Campbell spent part of his youth in an orphanage because his father was an alcoholic and his mother couldn’t hold the family together. While some people wither in an orphanage, Campbell grew self-reliant and strong through the experience.
His introduction to judo came during a summer job when he fell into a shoving match with a Japanese coworker. The wiry kid immediately threw Campbell on the floor … and made him a judo convert for life.
After military duty in Korea, Campbell continued judo training at college in California. Eventually, he moved to Japan to train with the world’s best judoists and landed a spot on the 1964 U.S. Olympic team.
The key: self-discipline. Campbell trained incessantly. He’d take on back-to-back practices, complete a session with superior players, then cross town to practice with another club or drive more than two hours to spar with someone more skilled. When Campbell lost, he’d train even harder.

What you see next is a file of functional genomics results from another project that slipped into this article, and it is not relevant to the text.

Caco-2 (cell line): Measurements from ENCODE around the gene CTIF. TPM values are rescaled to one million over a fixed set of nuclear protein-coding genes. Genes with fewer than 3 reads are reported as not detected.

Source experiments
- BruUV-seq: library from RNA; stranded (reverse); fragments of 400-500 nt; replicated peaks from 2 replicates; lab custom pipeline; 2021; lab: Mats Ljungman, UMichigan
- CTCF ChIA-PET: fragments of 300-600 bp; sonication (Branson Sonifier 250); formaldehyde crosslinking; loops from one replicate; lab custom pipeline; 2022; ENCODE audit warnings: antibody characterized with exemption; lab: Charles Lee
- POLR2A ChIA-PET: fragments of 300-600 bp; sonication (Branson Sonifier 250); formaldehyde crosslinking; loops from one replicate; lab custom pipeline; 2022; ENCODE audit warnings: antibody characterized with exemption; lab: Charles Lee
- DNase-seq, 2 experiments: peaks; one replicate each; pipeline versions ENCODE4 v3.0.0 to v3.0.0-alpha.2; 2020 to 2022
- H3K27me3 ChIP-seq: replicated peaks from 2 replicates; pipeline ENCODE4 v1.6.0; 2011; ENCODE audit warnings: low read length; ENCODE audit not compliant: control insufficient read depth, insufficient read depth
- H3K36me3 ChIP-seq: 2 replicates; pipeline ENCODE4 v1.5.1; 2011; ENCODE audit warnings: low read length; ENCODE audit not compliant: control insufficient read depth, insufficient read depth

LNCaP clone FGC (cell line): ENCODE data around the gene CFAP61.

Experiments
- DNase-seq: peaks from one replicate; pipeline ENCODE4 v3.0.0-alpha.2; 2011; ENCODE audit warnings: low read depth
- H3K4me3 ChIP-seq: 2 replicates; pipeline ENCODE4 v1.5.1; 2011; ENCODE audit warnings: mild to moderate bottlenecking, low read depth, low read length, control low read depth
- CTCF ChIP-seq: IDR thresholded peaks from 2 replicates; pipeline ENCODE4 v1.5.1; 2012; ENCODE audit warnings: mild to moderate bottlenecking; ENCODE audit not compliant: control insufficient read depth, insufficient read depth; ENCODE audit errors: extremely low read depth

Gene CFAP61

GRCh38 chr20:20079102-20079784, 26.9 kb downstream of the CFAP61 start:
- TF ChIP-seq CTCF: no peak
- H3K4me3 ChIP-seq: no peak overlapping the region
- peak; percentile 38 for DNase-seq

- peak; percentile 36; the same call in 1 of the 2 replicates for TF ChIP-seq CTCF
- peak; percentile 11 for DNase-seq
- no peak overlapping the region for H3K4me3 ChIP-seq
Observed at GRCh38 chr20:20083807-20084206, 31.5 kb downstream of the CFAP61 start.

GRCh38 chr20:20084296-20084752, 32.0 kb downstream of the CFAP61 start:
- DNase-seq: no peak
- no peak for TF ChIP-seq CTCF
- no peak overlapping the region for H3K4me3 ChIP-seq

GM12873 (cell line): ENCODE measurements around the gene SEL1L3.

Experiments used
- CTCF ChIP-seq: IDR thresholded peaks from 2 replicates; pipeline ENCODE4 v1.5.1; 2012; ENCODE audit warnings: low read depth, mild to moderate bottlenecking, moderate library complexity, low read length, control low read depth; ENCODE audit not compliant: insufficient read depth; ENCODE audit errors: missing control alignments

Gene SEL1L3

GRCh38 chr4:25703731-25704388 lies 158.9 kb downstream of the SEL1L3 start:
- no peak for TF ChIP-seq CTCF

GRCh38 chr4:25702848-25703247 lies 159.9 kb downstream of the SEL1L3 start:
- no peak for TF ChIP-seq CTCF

His four years in Japan were the hardest. As in other sports, players often retched with the exertion, and they disregarded injuries. Workouts were so hard that Campbell would lose 10 pounds in one session.
“It was just horrendously difficult training,” says Phil Porter, head of the U.S. Judo Association. “This, I believe, is the crucial matrix of Campbell’s character.”
In the Olympics, Campbell made it to the final rounds, defeated one opponent in a lightning move that ended the match in seconds, then had his knee blow out in the next round. The injury ended Campbell’s judo career, but he took his self-discipline with him throughout life as a deputy sheriff, silversmith and politician.
— Adapted from Ben Nighthorse Campbell: An American Warrior, Herman J. Viola, Johnson Books.
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